Can a woman rail thus ?

Sil. Call you this railing ?
Ros. Why, thy godhead laid apart,

Warrst thou with a woman's beart?
Did you ever hear such railing ?-

Whiles the eye of man did woo me,

That could do no vengeance to me.--
Meaning me a beast.--

If the scorn of your bright eyne
Have power to raise such love in mine,
Alack, in me what strange effect
Would they work in mild afpéct ?
Wbiles

you
chid

me, I did love;
How then might your prayers move ?
He, that brings this love to thee,
Little knows this love in me :
And by bim seal up thy mind;
Whether that thy youth and kind
Will the faithful offer take
Of me, and all that I can make;
Or elfe by him my love deny,

And then I'll study how to die,
Sil. Call you this chiding?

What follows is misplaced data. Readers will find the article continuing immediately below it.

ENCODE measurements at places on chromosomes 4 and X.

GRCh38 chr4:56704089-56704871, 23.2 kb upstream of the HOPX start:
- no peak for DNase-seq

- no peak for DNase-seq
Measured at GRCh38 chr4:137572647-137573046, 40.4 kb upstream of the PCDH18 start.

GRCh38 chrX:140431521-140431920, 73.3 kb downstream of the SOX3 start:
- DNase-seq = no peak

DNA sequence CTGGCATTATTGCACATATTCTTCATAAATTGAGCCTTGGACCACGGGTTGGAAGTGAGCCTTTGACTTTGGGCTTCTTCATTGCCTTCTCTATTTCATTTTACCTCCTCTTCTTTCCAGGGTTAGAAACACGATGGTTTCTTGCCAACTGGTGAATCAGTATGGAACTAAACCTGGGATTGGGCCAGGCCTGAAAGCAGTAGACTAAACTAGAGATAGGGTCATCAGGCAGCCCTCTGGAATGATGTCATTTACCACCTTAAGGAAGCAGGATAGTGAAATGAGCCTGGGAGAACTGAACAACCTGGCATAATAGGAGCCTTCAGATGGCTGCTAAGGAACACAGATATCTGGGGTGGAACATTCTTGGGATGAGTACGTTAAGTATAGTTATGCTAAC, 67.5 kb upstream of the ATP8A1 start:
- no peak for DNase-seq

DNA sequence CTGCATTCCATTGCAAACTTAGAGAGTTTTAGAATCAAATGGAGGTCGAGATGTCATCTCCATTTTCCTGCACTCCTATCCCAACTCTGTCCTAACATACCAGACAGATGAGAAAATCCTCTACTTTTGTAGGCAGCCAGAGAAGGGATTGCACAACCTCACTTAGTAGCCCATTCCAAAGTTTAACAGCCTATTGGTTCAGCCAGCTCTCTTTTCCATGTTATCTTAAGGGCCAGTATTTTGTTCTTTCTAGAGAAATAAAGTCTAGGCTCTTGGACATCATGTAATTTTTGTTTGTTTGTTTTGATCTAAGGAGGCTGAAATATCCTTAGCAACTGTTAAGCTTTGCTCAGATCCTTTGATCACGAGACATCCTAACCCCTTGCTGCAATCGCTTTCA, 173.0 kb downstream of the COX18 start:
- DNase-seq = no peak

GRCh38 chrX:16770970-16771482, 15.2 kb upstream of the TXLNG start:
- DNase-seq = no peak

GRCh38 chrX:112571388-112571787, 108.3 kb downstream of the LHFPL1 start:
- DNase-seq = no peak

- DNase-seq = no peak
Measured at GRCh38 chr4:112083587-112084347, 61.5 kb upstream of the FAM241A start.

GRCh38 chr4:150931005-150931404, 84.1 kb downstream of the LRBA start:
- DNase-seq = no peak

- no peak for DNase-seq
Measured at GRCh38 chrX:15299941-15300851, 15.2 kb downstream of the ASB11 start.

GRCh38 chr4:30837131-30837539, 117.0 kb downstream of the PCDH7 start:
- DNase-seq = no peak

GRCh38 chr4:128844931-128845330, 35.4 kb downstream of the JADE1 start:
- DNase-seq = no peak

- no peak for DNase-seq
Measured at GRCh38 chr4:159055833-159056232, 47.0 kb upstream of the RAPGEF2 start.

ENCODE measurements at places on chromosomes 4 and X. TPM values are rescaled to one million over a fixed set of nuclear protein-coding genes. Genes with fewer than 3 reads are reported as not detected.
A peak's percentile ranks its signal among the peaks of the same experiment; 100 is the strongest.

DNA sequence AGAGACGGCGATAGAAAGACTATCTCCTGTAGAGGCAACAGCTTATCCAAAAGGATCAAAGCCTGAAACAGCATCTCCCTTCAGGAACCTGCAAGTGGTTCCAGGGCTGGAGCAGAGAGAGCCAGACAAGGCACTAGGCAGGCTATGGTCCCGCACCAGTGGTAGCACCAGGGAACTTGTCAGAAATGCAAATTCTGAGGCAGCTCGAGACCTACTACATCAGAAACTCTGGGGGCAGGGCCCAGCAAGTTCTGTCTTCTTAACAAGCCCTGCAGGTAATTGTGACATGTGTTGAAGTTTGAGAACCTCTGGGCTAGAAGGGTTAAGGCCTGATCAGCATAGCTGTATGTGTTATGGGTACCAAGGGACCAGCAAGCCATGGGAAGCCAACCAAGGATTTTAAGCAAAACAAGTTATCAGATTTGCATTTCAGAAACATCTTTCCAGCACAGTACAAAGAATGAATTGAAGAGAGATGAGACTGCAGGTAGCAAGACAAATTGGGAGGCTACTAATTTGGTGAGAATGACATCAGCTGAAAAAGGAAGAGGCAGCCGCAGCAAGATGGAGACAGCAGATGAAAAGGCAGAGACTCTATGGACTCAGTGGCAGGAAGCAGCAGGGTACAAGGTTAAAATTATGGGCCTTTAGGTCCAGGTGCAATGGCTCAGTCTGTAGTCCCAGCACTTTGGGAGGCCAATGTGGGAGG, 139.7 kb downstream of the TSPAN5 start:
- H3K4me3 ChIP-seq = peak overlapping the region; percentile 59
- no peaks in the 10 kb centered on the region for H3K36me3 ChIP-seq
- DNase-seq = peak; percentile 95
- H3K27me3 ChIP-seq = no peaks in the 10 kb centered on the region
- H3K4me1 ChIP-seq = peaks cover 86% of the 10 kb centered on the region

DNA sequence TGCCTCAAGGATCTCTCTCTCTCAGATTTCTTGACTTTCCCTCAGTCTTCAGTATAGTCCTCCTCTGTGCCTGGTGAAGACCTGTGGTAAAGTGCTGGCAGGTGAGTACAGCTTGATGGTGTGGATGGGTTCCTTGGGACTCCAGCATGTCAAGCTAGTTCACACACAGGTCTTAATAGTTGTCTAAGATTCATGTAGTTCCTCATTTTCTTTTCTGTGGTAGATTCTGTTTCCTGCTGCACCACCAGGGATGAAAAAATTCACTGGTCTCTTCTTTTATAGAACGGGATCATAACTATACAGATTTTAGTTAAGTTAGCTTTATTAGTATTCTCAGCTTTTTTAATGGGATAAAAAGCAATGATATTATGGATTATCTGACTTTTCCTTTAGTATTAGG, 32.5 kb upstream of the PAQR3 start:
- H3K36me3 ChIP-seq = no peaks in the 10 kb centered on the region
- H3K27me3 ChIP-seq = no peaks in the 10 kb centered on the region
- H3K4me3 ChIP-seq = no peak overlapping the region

Cel. Alas, poor shepherd !

Ros. Do you pity him? no, he deserves no pity. Wilt thou love such a woman ?-What, to make thee an instrument, and play false strains upon thee! not to be endured !Well, go your way to her, (for, I see, love

hath made thee a tame snake,) and say this to her ;That if she love me, I charge her to love thee : if she will not, I will never have her, unless thou entreat for her. If

you be a true lover, hence, and not a word ; for here comes more company.

[Exit Silvius. Enter OLIVER. Oli. Good-morrow, fair ones: Pray you, if you know Where, in the purlieus of this forest, stands A sheep-cote, fenc'd about with olive-trees ?

Cel. West of this place, down in the neighbour bottom,
The rank of osiers, by the murmuring stream,
Left on your right hand, brings you to the place ;
But at this hour the house doth keep itself,
There's none within.

Oli. If that an eye may profit by a tongue,
Then I should know you by description ;
Such garments, and such years: The boy is fair,